27 June 2016 at 3.30pm | 1 Comment
It’s clear that we’re living in an era where there's a growth in perceptions about the role that art and culture can play in our society. More and more people are engaging with the arts, and there are some dynamic and inclusive models emerging.
This is an exciting time, and the Arts Council is playing an active role, working with partners to focus our collective resources through programmes like Creative People and Places and the Cultural Education Challenge, which looks to create local networks of provision that will make art and culture a part of the lives of all our children and young people.
Importantly, there are also refreshingly contrasting approaches as to how we should create these networks, as exemplified at Royal Opera House Bridge’s annual conference - this year held at the beautiful Hatfield House in Hertfordshire, which I was lucky enough to be the host of for the morning session.
Those attending were presented with three differing approaches from the speakers. One view, as presented by Deborah Annetts from the Incorporated Society of Musicians, is that we need to focus on how we can campaign for reform of the English Baccalaureate (eBacc). Deborah argued that we as individuals can make a difference, and took as her theme the words of philosopher and writer Thomas Carlyle engraved on a tree in the grounds of Hatfield House that ‘a hundred acorns are sown in silence by an unnoticed breeze'.
Another view is that the creative industries can drive regeneration, as exemplified by investment along the Thames Estuary at High House Production Park in Thurrock, where the Royal Opera House scenic workshops and costume stores are based. Andrea Stark, director of the Foundation for FutureLondon, reflected on her experience as Chief Executive of HHPP and revealed how ‘Team Thurrock’ carved its path in a determinedly DIY fashion, banging on doors armed with a can-do attitude.
A third view was that we should try to understand the minds of elected officials. Jonathan Simons of Policy Exchange (and former Head of Education in the Prime Minister’s strategy unit under both Gordon Brown and David Cameron) made the case for this approach. Schools are inherently places that value creativity (and want to do more) but Jonathan noted that there are a great many challenges that make it difficult for schools to prioritize arts activities, however much they may wish to. There are also the challenges of parameters of policy and finance within which schools operate.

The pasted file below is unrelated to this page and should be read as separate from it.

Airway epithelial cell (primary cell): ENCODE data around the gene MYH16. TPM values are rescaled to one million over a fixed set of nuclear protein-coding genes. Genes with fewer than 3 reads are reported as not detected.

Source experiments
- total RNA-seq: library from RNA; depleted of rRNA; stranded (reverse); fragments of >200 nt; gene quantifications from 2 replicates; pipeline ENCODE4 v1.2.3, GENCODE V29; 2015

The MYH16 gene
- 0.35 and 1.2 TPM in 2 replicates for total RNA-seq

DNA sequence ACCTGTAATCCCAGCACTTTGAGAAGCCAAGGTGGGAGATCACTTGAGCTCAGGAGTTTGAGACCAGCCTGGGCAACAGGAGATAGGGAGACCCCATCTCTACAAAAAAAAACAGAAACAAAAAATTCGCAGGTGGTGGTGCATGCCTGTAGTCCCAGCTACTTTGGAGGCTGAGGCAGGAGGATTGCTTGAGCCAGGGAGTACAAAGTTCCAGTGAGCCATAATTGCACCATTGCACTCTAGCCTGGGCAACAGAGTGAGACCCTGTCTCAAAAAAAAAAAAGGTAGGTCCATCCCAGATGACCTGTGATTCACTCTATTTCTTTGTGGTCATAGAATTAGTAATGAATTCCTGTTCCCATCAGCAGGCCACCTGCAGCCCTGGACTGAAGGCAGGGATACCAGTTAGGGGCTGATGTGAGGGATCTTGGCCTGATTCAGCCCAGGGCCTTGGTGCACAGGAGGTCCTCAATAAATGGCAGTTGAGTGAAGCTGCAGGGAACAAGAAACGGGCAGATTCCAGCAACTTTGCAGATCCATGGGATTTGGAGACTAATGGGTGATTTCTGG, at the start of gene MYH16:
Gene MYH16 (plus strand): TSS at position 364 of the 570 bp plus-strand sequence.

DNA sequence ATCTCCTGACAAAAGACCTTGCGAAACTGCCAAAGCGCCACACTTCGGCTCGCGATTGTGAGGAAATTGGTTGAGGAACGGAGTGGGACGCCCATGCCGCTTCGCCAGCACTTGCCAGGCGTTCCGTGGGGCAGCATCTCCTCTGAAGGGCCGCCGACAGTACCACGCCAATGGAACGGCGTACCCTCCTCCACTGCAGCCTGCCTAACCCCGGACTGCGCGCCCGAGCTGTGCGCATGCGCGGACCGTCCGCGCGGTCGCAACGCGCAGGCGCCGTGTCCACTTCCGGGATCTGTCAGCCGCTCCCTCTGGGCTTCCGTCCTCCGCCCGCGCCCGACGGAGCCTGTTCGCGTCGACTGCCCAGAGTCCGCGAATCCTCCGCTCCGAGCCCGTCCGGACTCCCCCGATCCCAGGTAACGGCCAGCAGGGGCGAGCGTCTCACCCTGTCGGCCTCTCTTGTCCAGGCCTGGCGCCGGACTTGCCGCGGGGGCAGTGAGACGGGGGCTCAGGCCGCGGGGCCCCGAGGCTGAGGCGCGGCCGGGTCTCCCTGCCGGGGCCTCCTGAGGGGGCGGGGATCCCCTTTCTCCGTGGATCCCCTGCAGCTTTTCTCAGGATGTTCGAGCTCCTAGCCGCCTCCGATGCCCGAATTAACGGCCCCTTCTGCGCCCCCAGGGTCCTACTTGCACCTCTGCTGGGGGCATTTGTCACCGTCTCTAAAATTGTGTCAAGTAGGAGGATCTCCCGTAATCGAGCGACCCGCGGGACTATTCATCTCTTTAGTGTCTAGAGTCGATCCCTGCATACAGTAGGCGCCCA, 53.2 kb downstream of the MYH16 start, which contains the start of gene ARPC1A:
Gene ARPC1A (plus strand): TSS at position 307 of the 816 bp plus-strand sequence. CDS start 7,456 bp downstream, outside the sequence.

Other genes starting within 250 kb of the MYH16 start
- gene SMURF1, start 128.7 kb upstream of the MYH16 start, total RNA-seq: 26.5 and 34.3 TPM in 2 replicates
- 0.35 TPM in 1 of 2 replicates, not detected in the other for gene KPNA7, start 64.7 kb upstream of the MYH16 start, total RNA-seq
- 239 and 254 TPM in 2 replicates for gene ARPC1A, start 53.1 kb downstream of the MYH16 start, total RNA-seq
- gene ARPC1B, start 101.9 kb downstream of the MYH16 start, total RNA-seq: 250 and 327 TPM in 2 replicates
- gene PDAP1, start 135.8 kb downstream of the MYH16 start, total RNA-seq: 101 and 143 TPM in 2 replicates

The question is how we can work better with ministers and local government, coming at the situation from their perspective and seeing the opportunities. As Jonathan argued, extra funded school hours might provide more time for extra-curricular (arts-based) activities and academy chains may offer the chance to provide services on a viable scale. The arts can also position themselves to debate and promote the concept of 'British' values.
Ultimately, in our desire to keep the arts high on the agenda, we ought not to mistake a means for an end. Both the Arts Council and arts organizations are firmly of the view that the arts should be strongly represented in the curriculum; we campaign and argue for that. But we need to be tuned in to all the opportunities that exist for us across the whole activity of a school. What matters is that children and young people have access to the best of art and culture. That’s the objective. We need to connect with the spirit of creativity that is already alive in or classrooms, and make the case for it being more prominent. We need to show how the arts can provide a key to a better education across all subjects; to a better school, and to happier children. We think we’ve made that case, but of course can’t presume that everybody has heard. It is a case that we will need to make again and again.